Bread gets a bad rap these days, I know. I shelve ‘Wheat Belly’ books at the library all the time. However in our house we have a weakness for the smell and taste of fresh-baked bread. I can almost hear the collective sigh of relief if there is some form of fresh bread served with supper. Curry must be served with naan. Friday night is home-made pizza night. Garlic bread with pasta, buns for burgers, flat bread wraps for fajitas and just plain old fresh-baked bread with any meal is a bit of a treat. It’s more likely that everyone is going to leave the table feeling good, and having had fussy children at the table in the past, bread helps.
Dear reader, do not have the image in your mind of me kneading dough and baking every day. I don’t. Some days there just isn’t the time. When I can fit it in though I’m always touched by the appreciation from the family. It’s one of those simple things that makes us happy.
This time of year we have a glut of tomatoes and I’ve been working through a whole host of tomato recipes to use them up as well as eating them fresh and uncooked with lunch and dinner. I’ve made tomato soup, salsa, tomato sauce and to go with supper last week I made tomato focaccia. That was a winner. It’s always a tricky thing to get right as the dough is a bit sticky and wet, but so good when it is finished. The salt sprinkled on the top makes it incredibly more-ish. Of course I also made one without tomatoes for the fussy eaters. The recipe I used was Paul Hollywood’s – I have become a bit of a disciple of his in terms of bread making. His recipes are just so doable…and they work.
When we’re harvesting our veg from the garden I’m struck by the little amount of work I do compared to the abundance of what we get. This is only the fifth year for me as a vegetable gardener. Yes, I prepare the ground, plant it all at the appropriate time (get that wrong often), water, feed and weed when needed, learn year on year about what works and what doesn’t, but then I watch it grow. At first it’s doubtful that anything will survive then everything takes off. There are some failures, but much success. I love seeing the changes and wondering at the everyday miracle of the growing fruit and vegetables.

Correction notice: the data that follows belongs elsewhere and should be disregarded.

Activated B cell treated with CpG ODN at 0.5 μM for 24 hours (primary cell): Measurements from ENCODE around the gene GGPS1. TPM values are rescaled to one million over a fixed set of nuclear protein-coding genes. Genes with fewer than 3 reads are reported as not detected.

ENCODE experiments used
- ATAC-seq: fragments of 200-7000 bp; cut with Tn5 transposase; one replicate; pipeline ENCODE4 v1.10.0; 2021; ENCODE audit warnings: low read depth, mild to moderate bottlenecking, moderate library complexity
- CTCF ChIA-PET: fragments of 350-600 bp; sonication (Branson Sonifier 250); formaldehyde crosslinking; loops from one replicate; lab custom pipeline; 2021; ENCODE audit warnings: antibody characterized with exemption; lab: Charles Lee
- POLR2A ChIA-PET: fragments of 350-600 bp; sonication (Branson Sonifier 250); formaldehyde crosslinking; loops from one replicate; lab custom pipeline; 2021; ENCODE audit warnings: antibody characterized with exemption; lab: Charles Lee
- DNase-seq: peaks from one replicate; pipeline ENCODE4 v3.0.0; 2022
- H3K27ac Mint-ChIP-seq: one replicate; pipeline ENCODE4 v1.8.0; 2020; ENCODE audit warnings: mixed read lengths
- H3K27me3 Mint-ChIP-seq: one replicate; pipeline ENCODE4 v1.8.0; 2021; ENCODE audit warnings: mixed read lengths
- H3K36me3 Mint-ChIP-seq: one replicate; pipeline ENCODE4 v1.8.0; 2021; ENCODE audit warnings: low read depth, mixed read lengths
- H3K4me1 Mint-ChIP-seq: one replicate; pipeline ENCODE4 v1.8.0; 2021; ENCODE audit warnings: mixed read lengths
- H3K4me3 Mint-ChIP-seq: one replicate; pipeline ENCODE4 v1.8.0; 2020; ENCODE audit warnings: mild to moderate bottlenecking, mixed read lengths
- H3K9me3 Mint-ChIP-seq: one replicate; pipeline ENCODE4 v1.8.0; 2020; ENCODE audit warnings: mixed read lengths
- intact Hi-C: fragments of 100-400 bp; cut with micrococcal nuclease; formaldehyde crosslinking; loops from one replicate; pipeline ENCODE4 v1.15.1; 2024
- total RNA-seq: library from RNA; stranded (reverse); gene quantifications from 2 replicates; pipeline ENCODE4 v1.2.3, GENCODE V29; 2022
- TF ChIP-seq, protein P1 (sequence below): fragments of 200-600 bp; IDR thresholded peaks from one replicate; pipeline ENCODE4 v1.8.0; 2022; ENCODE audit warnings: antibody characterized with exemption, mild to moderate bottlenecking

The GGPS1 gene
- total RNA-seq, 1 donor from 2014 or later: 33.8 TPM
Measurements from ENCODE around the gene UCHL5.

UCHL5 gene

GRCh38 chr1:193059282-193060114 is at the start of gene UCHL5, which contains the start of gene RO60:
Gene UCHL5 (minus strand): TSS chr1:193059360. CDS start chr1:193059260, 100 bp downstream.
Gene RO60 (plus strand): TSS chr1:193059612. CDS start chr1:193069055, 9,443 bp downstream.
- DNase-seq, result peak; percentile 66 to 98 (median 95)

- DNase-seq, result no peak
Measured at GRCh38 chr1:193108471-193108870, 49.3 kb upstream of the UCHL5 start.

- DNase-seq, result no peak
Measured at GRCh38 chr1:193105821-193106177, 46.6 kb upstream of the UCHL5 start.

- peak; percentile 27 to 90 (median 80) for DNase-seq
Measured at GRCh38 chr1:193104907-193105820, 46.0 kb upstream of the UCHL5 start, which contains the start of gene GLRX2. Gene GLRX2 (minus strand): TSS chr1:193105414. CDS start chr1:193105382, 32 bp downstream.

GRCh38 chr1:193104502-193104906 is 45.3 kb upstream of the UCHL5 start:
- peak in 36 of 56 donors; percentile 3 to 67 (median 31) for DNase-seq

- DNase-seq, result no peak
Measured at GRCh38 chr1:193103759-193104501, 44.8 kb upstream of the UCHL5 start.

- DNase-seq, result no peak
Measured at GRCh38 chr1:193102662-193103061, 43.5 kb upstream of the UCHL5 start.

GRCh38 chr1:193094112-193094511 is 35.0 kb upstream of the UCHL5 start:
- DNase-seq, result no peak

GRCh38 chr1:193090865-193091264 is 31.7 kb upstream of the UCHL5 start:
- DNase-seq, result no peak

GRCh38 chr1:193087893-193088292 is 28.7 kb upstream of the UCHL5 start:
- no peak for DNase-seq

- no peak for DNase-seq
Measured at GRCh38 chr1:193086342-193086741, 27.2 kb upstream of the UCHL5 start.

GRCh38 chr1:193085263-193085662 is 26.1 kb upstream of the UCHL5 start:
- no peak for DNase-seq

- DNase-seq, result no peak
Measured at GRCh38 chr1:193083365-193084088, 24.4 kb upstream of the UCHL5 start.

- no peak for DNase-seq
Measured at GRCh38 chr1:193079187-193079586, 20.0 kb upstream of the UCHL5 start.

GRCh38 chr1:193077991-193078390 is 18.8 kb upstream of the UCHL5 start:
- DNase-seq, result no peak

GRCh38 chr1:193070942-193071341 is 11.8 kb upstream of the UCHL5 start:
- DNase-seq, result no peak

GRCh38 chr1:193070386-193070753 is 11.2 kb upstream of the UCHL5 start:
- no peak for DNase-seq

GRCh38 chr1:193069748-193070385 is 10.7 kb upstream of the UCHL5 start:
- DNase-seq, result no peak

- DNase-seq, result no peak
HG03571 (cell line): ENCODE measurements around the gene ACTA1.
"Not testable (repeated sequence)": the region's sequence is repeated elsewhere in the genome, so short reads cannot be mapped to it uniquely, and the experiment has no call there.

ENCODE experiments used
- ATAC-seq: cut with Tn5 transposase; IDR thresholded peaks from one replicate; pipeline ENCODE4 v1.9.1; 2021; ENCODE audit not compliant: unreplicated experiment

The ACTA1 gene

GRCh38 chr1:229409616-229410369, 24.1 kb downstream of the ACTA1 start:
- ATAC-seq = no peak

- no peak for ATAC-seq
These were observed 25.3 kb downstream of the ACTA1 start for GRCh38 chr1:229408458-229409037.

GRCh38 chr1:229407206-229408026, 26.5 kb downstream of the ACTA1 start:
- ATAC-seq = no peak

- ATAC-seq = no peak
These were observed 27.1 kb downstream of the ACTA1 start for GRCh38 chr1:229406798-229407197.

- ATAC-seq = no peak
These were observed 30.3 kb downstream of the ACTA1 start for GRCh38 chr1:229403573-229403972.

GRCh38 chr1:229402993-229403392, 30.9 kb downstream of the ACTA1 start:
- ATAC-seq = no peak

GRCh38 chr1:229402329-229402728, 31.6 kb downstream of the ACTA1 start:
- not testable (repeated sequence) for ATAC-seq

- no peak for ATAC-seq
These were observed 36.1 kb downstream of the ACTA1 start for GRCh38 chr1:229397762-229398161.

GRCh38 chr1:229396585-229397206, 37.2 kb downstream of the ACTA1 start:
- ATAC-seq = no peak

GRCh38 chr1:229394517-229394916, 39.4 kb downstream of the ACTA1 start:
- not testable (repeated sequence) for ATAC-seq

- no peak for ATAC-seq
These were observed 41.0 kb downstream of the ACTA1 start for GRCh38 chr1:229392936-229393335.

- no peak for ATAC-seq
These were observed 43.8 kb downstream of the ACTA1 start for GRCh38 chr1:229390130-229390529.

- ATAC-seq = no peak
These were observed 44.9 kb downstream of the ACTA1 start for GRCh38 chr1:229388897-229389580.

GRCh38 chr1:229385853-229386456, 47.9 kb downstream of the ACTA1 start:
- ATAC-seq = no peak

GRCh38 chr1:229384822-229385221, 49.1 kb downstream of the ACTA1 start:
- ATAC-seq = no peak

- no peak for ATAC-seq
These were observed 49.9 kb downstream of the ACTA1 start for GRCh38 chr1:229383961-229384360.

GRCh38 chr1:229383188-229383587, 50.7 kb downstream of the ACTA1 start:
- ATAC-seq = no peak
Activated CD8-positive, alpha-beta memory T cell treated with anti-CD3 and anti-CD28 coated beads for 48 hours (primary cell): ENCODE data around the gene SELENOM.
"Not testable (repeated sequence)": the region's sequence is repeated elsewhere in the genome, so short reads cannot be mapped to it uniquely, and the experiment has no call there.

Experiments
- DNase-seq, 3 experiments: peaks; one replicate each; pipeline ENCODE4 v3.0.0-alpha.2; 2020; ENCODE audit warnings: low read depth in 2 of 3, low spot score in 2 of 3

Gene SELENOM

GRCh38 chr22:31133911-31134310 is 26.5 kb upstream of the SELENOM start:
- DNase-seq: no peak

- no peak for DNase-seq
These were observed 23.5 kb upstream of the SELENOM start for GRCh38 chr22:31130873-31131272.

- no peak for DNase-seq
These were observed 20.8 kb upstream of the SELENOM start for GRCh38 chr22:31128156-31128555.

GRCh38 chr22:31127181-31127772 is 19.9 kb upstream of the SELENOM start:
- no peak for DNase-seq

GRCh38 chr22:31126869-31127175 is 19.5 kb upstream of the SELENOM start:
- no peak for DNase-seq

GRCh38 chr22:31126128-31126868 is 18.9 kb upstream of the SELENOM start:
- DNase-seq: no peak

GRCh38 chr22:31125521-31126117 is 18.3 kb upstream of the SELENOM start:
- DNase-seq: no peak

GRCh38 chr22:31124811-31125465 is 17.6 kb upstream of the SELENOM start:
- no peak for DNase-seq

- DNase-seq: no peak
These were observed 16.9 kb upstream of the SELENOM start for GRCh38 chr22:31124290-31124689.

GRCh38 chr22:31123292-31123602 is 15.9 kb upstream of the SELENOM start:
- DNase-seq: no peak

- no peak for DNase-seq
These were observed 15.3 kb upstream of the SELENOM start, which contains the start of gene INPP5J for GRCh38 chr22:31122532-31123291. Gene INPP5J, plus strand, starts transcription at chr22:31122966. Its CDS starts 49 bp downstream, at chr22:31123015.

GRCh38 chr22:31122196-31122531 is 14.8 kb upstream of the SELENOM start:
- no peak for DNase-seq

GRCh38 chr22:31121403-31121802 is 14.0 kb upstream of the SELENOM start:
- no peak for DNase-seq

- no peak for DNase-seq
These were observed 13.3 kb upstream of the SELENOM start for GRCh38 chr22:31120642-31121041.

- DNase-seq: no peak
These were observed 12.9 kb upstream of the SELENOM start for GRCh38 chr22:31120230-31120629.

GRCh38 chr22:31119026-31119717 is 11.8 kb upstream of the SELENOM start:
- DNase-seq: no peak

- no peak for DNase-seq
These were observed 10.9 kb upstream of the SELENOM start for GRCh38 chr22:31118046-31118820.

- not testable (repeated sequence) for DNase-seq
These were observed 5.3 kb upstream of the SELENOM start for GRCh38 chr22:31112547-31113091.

In August and September we reap the rewards. It’s a great stress reliever to potter out in the garden collecting salad and veg for the night’s meal. This year Tim had to deal with a lot of the snow peas and beans while I was away in England which I don’t think he found very relaxing, but by the time I was back we were into the rest of the harvest. We had a record of four good size aubergines/eggplant this year – yes, little successes make me happy! I picked the last cucumber of many yesterday, tomatoes are still ripening as I write, and we still have swiss chard, courgettes/zucchini, beetroot, carrots, parsnips, lettuce, ground cherries and plenty of herbs.
When I’m questioning whether I’m spending too much on the garden next spring I should check back to this post. It really does save us money in the long run. This year we didn’t have to spend as much as I got a few different seeds free from the Fredericton Public Library Seed Library (with NB Community Harvest Gardens)…so I’m learning how to collect seeds from the plants at the end of the season to give back ready for next year. It’s a great initiative.
I know that the growing season is coming to an end and all too soon it will be winter, but for now we’ll eat bread out on the deck with our meals and I’ll freeze vegetables so we can take out a taste of summer to enjoy once the temperature plummets.
Simple, but oh, so satisfying.